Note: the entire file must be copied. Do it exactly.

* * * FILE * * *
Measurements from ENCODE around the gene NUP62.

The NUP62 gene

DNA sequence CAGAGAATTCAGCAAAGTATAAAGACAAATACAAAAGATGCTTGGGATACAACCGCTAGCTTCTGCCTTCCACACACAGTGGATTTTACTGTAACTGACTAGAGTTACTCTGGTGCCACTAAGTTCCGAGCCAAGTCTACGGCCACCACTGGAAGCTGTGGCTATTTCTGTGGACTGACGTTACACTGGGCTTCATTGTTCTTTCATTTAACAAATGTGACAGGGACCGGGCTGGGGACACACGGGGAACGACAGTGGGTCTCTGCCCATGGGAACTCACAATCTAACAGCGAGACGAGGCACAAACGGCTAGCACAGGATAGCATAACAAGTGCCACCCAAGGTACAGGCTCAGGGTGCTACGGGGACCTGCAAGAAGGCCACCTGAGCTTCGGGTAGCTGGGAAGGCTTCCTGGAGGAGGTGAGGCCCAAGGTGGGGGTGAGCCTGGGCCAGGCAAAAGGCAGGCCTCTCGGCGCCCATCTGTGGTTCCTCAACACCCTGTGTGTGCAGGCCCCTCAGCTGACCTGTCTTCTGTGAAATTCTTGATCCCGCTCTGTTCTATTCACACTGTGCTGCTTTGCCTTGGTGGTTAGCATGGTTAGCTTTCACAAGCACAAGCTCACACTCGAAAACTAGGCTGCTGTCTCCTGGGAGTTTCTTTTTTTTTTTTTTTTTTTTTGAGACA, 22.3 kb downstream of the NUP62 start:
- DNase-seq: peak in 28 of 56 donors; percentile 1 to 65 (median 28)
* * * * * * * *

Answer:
Measurements from ENCODE around the gene NUP62.

The NUP62 gene

DNA sequence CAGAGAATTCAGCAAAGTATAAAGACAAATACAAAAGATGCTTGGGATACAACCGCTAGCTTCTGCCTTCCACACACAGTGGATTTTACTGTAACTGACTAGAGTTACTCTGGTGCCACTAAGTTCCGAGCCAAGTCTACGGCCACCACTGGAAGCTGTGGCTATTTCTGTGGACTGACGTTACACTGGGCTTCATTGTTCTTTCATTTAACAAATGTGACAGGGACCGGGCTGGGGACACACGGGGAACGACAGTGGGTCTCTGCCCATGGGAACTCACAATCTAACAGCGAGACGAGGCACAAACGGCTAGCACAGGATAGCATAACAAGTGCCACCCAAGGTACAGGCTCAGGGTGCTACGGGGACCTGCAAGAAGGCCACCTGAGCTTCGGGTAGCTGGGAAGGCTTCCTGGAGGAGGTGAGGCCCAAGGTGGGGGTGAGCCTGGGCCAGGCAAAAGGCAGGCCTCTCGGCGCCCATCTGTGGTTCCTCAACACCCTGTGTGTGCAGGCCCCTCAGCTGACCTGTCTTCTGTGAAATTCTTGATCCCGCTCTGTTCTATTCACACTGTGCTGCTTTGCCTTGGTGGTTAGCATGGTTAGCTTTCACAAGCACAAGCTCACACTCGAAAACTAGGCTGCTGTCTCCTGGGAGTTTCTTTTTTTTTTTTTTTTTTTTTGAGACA, 22.3 kb downstream of the NUP62 start:
- DNase-seq: peak in 28 of 56 donors; percentile 1 to 65 (median 28)